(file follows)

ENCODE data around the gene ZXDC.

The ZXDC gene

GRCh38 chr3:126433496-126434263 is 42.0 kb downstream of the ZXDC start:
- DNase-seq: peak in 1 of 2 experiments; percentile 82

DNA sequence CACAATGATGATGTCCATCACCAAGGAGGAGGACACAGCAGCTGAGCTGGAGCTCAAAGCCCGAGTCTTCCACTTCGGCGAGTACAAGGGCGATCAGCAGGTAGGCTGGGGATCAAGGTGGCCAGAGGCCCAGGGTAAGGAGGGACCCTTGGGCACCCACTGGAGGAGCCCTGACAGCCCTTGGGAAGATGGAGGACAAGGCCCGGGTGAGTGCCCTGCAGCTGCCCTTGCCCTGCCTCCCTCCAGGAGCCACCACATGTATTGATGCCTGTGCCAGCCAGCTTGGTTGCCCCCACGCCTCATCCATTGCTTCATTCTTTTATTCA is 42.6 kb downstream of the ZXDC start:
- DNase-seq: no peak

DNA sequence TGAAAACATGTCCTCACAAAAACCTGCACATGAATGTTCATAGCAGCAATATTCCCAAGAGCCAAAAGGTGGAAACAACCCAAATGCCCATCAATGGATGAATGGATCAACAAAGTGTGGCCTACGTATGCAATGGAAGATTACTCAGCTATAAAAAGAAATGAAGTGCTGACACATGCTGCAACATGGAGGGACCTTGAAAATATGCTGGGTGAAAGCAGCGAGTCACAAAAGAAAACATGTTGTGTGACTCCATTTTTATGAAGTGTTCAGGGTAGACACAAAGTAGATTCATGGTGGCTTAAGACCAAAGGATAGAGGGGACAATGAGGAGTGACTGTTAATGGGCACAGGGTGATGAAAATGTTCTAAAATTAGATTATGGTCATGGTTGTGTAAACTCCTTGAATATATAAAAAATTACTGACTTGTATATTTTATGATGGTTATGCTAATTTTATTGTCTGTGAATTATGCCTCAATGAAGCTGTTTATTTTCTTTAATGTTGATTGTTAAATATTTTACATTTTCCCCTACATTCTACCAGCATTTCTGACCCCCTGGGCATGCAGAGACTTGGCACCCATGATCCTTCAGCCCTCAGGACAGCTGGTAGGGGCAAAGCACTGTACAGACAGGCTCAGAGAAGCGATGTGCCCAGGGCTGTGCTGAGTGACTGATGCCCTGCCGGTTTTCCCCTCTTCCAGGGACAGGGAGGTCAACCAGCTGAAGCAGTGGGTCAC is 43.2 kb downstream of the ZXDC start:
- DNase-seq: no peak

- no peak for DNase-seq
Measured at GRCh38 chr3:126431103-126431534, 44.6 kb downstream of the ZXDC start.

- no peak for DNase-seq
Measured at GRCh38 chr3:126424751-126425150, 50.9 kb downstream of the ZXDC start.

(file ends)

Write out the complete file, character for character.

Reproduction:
ENCODE data around the gene ZXDC.

The ZXDC gene

GRCh38 chr3:126433496-126434263 is 42.0 kb downstream of the ZXDC start:
- DNase-seq: peak in 1 of 2 experiments; percentile 82

DNA sequence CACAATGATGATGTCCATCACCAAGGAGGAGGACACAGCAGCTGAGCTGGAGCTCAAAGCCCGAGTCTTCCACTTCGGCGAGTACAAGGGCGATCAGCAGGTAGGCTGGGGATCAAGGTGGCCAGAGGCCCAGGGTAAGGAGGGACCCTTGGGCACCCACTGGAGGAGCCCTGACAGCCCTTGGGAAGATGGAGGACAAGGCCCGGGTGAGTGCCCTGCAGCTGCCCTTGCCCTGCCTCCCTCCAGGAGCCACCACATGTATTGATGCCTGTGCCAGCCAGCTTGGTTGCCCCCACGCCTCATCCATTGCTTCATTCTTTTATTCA is 42.6 kb downstream of the ZXDC start:
- DNase-seq: no peak

DNA sequence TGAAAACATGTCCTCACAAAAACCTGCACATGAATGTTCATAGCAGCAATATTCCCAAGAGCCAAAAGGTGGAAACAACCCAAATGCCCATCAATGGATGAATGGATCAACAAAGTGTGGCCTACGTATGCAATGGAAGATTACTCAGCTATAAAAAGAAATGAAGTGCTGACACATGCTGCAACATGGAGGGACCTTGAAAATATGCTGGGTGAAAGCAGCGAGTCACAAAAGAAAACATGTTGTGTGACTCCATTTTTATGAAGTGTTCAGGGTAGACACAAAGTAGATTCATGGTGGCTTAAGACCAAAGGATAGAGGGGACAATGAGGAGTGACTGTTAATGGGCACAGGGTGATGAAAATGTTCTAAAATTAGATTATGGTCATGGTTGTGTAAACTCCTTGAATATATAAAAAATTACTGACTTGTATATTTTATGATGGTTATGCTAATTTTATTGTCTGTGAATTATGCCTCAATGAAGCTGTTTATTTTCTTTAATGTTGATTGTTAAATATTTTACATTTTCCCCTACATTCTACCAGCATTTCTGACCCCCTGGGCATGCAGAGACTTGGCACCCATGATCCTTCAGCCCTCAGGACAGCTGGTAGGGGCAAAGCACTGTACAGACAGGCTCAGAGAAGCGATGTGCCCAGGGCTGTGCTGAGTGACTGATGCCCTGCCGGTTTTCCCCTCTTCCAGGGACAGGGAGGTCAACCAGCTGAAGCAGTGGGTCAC is 43.2 kb downstream of the ZXDC start:
- DNase-seq: no peak

- no peak for DNase-seq
Measured at GRCh38 chr3:126431103-126431534, 44.6 kb downstream of the ZXDC start.

- no peak for DNase-seq
Measured at GRCh38 chr3:126424751-126425150, 50.9 kb downstream of the ZXDC start.